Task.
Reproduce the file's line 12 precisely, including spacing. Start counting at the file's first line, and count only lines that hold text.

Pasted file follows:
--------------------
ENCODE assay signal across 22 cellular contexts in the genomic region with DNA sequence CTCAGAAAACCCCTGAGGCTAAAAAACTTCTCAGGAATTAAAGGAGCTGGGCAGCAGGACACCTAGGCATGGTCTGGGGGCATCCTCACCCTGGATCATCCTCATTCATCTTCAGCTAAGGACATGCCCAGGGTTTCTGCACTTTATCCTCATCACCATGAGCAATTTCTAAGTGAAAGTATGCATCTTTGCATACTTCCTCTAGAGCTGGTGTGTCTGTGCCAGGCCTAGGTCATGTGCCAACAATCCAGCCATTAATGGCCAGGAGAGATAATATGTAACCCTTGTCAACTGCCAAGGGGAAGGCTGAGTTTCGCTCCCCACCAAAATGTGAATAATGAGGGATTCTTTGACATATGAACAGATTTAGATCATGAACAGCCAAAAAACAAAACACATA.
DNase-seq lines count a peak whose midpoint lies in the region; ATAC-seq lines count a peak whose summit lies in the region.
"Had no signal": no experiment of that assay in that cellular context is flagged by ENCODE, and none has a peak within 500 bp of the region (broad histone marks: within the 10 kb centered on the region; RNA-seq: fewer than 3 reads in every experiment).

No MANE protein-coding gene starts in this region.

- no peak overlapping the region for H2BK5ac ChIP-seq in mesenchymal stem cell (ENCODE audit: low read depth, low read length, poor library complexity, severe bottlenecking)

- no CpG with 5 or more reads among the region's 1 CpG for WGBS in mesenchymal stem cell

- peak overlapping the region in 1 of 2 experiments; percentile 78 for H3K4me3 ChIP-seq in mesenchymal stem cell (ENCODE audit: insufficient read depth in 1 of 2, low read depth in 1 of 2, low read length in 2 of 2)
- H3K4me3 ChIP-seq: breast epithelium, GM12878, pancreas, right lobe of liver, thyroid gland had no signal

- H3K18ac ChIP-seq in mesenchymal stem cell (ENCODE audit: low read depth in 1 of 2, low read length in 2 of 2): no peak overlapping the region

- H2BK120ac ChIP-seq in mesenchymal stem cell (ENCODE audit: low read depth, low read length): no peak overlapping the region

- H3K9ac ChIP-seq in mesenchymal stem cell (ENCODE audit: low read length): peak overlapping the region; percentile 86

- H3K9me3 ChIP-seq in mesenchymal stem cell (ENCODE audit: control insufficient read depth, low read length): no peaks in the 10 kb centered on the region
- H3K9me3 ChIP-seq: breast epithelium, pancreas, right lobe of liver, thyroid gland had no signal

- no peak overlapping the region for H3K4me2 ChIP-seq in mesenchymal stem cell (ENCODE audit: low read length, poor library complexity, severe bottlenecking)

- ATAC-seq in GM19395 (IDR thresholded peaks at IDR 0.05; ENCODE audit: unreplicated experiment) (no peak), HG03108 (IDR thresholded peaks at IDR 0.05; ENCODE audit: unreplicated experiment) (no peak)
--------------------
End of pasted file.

- H3K9me3 ChIP-seq in mesenchymal stem cell (ENCODE audit: control insufficient read depth, low read length): no peaks in the 10 kb centered on the region